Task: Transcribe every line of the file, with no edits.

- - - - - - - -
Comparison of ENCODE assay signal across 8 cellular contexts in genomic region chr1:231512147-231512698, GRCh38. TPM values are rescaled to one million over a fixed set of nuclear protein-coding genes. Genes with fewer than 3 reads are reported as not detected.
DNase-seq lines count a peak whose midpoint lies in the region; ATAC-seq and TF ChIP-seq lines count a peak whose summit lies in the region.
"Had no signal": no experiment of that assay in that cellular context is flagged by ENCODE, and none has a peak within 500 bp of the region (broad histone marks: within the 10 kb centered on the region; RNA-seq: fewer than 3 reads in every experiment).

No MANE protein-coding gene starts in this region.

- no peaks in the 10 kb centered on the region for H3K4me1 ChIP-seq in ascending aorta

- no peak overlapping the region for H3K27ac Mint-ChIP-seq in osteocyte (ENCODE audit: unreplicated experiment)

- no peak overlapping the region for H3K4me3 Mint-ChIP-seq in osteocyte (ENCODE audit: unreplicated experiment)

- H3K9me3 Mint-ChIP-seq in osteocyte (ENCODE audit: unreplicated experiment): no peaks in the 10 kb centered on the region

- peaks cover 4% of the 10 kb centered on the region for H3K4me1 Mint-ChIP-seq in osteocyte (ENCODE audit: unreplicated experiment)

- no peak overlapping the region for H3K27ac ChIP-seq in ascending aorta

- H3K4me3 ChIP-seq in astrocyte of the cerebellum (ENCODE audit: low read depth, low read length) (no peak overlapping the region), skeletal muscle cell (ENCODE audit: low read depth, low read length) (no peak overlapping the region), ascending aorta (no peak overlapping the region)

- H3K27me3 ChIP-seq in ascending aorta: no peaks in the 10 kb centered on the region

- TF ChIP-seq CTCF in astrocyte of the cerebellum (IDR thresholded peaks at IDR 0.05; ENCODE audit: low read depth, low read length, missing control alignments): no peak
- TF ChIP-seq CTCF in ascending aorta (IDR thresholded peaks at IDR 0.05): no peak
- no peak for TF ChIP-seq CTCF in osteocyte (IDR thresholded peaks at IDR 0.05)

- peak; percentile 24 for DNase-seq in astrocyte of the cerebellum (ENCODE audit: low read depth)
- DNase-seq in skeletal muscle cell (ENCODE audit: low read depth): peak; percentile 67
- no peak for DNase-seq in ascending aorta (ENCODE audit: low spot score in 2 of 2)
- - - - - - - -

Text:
Comparison of ENCODE assay signal across 8 cellular contexts in genomic region chr1:231512147-231512698, GRCh38. TPM values are rescaled to one million over a fixed set of nuclear protein-coding genes. Genes with fewer than 3 reads are reported as not detected.
DNase-seq lines count a peak whose midpoint lies in the region; ATAC-seq and TF ChIP-seq lines count a peak whose summit lies in the region.
"Had no signal": no experiment of that assay in that cellular context is flagged by ENCODE, and none has a peak within 500 bp of the region (broad histone marks: within the 10 kb centered on the region; RNA-seq: fewer than 3 reads in every experiment).

No MANE protein-coding gene starts in this region.

- no peaks in the 10 kb centered on the region for H3K4me1 ChIP-seq in ascending aorta

- no peak overlapping the region for H3K27ac Mint-ChIP-seq in osteocyte (ENCODE audit: unreplicated experiment)

- no peak overlapping the region for H3K4me3 Mint-ChIP-seq in osteocyte (ENCODE audit: unreplicated experiment)

- H3K9me3 Mint-ChIP-seq in osteocyte (ENCODE audit: unreplicated experiment): no peaks in the 10 kb centered on the region

- peaks cover 4% of the 10 kb centered on the region for H3K4me1 Mint-ChIP-seq in osteocyte (ENCODE audit: unreplicated experiment)

- no peak overlapping the region for H3K27ac ChIP-seq in ascending aorta

- H3K4me3 ChIP-seq in astrocyte of the cerebellum (ENCODE audit: low read depth, low read length) (no peak overlapping the region), skeletal muscle cell (ENCODE audit: low read depth, low read length) (no peak overlapping the region), ascending aorta (no peak overlapping the region)

- H3K27me3 ChIP-seq in ascending aorta: no peaks in the 10 kb centered on the region

- TF ChIP-seq CTCF in astrocyte of the cerebellum (IDR thresholded peaks at IDR 0.05; ENCODE audit: low read depth, low read length, missing control alignments): no peak
- TF ChIP-seq CTCF in ascending aorta (IDR thresholded peaks at IDR 0.05): no peak
- no peak for TF ChIP-seq CTCF in osteocyte (IDR thresholded peaks at IDR 0.05)

- peak; percentile 24 for DNase-seq in astrocyte of the cerebellum (ENCODE audit: low read depth)
- DNase-seq in skeletal muscle cell (ENCODE audit: low read depth): peak; percentile 67
- no peak for DNase-seq in ascending aorta (ENCODE audit: low spot score in 2 of 2)